I remember when I was a kid at Disney World in Florida riding Space Mountain and being convinced I was going to fall out and die. If Disney can make a roller coaster like this, they’re on to a sure thing!

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If you visit only one colonial town in Brazil…

Some towns have picturesque historic centres, others have a scenic river front. Some have a stunning mountain backdrop, others beautiful beaches. Others have a great nightlife or a charming literary festival. Paraty has it all.

It’s probably no bad thing that Paraty is so perfect, after a boat, two taxis and 3 busses, it’s not been the easiest to get to (albeit most places aren’t when your starting point is a remote island).

To arrive at the town after 24 hours if traveling and find us so picture perfect with South America’s biggest literary festival on is both a blessing and a curse. The town is packed with artists, street performers and the bars full of revellers. On the downside… The town (and corresponding hostels) are packed! After sometime searching online, we stumble in to a hostel that can take us for only one night – about 4 less than we were hoping for – bit it’s clean, that landlady is friendly and doesn’t seem interested in fleecing us. Tomorrow night we can take care of later.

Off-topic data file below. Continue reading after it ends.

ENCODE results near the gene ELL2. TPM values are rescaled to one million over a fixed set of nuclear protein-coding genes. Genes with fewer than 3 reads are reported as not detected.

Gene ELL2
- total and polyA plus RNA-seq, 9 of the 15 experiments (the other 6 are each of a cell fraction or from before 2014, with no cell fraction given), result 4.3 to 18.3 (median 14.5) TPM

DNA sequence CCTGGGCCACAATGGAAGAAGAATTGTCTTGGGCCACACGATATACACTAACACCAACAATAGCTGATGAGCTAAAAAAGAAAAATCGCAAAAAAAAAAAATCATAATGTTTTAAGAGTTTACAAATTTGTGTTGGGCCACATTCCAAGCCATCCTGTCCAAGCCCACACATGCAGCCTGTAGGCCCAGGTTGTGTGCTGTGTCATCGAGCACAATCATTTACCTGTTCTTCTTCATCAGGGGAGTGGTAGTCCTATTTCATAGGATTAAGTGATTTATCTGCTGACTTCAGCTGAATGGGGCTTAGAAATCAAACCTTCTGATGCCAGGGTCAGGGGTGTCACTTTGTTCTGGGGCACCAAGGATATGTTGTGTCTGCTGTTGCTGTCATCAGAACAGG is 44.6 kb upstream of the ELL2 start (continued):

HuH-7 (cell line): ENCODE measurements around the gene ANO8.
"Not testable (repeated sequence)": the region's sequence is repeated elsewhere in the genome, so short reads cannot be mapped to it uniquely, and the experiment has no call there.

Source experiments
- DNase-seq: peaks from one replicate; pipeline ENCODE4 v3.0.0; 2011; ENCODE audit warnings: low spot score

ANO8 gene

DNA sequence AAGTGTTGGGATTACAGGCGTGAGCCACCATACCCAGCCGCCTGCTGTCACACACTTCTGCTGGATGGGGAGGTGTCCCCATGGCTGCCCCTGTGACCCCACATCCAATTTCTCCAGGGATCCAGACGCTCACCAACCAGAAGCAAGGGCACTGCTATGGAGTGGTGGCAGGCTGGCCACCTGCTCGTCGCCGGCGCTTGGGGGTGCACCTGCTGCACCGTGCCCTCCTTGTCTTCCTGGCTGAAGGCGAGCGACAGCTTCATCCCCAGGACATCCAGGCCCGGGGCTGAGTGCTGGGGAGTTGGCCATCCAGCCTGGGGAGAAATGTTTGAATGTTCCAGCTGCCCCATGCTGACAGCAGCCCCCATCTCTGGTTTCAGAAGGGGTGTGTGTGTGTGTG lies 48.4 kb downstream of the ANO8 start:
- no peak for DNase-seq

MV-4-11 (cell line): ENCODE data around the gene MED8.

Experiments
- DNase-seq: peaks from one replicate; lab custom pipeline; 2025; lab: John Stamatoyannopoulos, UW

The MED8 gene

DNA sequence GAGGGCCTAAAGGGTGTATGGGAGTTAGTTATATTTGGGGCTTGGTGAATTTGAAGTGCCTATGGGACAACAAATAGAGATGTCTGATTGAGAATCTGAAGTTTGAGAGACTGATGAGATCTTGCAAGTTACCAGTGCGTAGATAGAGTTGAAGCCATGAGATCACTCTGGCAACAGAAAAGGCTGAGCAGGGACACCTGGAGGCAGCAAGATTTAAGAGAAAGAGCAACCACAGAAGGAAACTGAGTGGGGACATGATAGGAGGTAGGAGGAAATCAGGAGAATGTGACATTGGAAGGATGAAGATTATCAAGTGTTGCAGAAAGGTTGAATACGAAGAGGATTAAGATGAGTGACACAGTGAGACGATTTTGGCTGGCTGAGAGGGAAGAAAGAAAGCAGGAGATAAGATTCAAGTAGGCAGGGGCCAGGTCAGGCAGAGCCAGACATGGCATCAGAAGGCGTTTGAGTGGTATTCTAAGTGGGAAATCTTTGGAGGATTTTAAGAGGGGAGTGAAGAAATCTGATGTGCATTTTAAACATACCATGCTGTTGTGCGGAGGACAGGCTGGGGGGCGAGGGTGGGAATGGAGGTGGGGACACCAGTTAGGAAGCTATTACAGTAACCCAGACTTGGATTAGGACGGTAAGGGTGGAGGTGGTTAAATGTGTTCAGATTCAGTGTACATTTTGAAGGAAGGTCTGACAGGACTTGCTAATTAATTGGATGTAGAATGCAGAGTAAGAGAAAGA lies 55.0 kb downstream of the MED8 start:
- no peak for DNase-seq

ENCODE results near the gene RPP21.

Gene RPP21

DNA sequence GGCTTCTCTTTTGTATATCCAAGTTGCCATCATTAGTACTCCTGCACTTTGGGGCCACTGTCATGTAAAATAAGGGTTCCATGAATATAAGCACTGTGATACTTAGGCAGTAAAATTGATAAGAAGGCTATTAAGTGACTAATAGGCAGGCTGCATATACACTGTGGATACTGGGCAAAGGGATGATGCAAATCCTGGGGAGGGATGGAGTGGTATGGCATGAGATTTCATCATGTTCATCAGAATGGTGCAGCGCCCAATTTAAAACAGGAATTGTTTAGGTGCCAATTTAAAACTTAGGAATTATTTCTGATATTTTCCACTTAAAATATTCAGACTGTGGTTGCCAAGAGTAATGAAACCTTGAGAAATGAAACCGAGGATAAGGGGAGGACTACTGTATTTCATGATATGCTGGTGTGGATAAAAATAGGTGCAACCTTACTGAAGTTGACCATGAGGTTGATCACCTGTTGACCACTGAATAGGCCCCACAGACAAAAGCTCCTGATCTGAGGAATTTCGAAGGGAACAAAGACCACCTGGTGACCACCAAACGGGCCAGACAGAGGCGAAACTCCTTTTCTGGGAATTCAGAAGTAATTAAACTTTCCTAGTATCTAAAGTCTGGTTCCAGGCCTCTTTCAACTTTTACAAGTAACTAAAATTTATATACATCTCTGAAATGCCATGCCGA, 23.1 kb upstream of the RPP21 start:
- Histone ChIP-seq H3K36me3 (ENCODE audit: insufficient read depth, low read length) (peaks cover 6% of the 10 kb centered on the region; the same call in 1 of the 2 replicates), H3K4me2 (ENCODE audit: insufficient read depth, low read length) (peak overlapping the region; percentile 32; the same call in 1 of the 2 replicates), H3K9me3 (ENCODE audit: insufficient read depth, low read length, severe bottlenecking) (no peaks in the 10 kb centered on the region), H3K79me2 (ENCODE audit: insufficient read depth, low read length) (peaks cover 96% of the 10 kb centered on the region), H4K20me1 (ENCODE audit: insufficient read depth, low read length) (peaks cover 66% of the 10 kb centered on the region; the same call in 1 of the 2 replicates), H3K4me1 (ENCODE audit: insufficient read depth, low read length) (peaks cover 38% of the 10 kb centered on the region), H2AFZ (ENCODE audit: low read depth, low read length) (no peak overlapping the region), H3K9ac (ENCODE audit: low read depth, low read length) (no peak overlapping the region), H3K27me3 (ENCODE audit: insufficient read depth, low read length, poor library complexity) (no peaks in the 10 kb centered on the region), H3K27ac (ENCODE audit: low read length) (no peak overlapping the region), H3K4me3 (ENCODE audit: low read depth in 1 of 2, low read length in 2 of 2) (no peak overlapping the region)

Exploring the “cobbled” – read boulders strewn – streets simply reveal more and more delightful scenes – every picture looking like a shot from Conde Nast Traveller. E take a seat in a bar and take our first sip of a genuine Brazilian Caipirinha and listen to an acoustic rendition of The Girl From Ipanema, a privilege we later realise we must pay for, we plan our stay. Moving on to the beach we are once again confronted with natures simple perfection – the beer helps too.

The next day we explore the festival, a must for those scholars of Portuguese or Brazilian literature, some if which is even translated into English. More climbing over the cobbled streets and then to the bus station.

Back to the lives of commuters as our next hostel is 25k out of town – damn these tourists clogging up these picture postcard towns!




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Water, water everywhere…

So, since my last posting, we’ve visited Iguassu Falls, one of the most spectacular water falls in South America – when visited by Eleanor Roosevelt, she is supposed to have remarked “poor Niagara”. Having now seen both, I have to agree. You were of course to be treated to the obligatory Hipsamatic photo of these natural wonders, however on the night bus leaving Iguassu, my iPod Touch was stolen from my buttoned up pocket without me noticing (impressive if not irritating) so you’ll have to make do with this:


After leaving Iguassu, we travelled by bus to Curitiba and then by train to Paranagua, one if the most spectacular train journeys in South America. Photos were taken a plenty and when a proper computer is to be found, I shall upload one.

As I write, I’m sat on the beach of a tropical island – Ilha do Mel (Honey Island). An idyllic island with no roads or cars, just a few paths through the interior if Atlantic Rainforest and boats that take you from the two main villages. If you’re looking to travel any faster than walking pace, there are bikes to be rented.

Now, if I can just manage to string up my mosquito net properly it will be true paradise!